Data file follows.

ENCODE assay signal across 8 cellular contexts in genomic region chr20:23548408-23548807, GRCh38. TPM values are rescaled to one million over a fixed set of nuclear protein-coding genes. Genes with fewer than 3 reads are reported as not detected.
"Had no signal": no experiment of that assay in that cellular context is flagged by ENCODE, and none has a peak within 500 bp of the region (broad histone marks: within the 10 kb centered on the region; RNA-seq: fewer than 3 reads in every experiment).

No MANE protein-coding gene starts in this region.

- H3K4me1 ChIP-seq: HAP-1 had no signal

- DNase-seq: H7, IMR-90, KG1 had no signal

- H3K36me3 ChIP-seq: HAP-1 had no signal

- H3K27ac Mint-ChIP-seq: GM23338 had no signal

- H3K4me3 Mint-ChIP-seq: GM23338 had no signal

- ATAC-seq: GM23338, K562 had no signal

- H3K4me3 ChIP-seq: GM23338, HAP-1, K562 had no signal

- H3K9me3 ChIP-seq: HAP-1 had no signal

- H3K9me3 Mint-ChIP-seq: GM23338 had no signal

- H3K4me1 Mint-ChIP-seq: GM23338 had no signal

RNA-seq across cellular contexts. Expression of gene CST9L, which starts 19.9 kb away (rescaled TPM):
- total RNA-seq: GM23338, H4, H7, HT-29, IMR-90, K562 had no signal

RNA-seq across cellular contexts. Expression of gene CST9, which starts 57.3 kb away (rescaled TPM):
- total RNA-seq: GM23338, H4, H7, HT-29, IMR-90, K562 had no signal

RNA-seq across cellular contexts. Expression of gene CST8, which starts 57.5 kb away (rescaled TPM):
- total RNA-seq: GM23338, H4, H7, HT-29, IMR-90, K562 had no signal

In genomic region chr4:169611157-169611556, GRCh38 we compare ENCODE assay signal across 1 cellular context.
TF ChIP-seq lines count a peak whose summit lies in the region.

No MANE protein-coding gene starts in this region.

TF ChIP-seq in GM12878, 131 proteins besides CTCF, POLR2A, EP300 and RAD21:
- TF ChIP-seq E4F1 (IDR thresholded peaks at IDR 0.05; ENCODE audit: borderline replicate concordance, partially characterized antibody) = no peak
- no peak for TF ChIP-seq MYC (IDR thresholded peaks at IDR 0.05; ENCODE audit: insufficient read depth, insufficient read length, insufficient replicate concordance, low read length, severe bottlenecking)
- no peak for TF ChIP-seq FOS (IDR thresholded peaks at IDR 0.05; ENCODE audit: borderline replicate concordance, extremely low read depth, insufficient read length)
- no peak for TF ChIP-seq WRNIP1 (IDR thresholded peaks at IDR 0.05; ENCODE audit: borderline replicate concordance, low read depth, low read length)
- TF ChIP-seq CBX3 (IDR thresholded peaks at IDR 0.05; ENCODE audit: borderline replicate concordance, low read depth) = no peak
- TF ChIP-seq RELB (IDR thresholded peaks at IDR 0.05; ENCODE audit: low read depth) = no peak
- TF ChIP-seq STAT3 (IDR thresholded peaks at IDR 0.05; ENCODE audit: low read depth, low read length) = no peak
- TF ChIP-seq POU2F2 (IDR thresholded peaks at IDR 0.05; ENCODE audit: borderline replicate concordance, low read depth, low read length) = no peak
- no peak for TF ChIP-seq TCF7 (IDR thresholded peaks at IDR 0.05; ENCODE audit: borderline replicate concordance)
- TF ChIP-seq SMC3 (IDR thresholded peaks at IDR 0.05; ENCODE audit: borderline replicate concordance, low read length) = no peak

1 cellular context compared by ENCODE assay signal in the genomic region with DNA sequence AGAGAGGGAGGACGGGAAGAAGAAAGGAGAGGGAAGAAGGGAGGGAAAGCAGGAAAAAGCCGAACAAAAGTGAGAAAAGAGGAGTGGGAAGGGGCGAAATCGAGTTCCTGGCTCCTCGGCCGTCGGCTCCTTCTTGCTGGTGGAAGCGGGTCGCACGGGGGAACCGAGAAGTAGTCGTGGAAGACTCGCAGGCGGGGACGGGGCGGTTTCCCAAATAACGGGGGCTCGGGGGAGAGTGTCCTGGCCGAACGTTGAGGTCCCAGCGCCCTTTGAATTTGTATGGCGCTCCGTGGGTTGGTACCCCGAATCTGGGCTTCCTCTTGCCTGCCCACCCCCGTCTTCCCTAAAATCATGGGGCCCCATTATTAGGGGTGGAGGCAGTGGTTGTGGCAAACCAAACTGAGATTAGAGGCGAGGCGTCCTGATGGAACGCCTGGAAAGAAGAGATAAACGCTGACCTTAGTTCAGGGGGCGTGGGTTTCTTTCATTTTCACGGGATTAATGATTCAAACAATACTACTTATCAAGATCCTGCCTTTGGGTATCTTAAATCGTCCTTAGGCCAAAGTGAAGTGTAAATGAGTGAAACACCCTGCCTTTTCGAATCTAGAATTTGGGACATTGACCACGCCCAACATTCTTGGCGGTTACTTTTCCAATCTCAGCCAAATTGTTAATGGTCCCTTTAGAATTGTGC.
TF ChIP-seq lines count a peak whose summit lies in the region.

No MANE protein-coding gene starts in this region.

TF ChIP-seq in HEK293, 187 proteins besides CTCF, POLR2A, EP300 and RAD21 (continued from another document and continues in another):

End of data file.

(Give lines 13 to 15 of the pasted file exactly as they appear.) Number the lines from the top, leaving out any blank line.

- H3K4me1 Mint-ChIP-seq: GM23338 had no signal

RNA-seq across cellular contexts. Expression of gene CST9L, which starts 19.9 kb away (rescaled TPM):
- total RNA-seq: GM23338, H4, H7, HT-29, IMR-90, K562 had no signal